Normally there is a very tiny amount of fluid between the pleural surface that surrounds the lung and the pleural surface that covers the inside of the rib cage. The fluid is the grease that allows the two smooth surfaces to glide over each other as you breathe in to expand the lungs and breathe out as the lungs contract.
Many years ago when tuberculosis (TB) was more common in the United States, pleurisy was often associated with TB. So, a diagnosis of pleurisy could be scary.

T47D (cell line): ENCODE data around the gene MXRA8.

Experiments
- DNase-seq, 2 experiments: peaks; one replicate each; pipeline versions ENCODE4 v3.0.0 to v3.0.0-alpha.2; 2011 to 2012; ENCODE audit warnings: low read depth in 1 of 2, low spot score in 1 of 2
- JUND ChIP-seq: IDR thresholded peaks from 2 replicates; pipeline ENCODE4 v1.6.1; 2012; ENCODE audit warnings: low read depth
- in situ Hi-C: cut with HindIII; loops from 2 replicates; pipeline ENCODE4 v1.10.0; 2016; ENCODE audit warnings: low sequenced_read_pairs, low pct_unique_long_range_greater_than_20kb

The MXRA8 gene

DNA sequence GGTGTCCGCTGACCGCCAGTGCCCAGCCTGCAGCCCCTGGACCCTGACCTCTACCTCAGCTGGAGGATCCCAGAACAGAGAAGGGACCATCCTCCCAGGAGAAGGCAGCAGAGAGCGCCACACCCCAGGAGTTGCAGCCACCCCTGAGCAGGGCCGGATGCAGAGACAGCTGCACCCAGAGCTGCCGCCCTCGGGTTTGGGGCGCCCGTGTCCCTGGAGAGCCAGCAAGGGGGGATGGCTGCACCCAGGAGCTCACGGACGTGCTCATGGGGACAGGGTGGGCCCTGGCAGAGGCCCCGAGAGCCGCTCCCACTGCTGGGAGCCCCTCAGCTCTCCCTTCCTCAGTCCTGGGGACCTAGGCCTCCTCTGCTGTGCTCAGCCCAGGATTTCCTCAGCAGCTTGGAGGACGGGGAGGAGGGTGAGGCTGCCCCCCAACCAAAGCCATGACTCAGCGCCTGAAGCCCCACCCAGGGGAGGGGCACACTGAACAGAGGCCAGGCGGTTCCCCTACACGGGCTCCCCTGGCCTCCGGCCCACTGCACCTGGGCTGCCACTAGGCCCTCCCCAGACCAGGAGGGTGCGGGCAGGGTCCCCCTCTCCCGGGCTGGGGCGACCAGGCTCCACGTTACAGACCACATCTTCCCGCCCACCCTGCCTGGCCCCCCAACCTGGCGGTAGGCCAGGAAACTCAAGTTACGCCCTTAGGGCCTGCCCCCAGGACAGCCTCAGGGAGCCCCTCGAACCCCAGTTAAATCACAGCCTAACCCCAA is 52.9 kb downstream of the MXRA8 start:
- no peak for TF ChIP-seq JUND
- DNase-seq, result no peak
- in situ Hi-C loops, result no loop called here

While pleuritis is quite common in the U.S. today, it is very rarely caused by TB.
The main symptom of pleuritis is pain when you take a deep breath. Most often the cause of pleuritis cannot be determined and the symptoms usually go away after a few days. A viral infection inflaming the pleura is a likely possibility.
There are many other causes of pleuritis. It can be a symptom of something more serious, such as a pulmonary embolus (a blood clot that travels to the lung), or pneumonia. Almost always there will be other symptoms, not just chest pain with a deep breath.
Any of these additional symptoms require immediate medical evaluation or at least an immediate call for medical advice:
- Shortness of breath
- Loss of consciousness (passing out)
Find out more about this book:Harvard Medical School The Truth About Your Immune System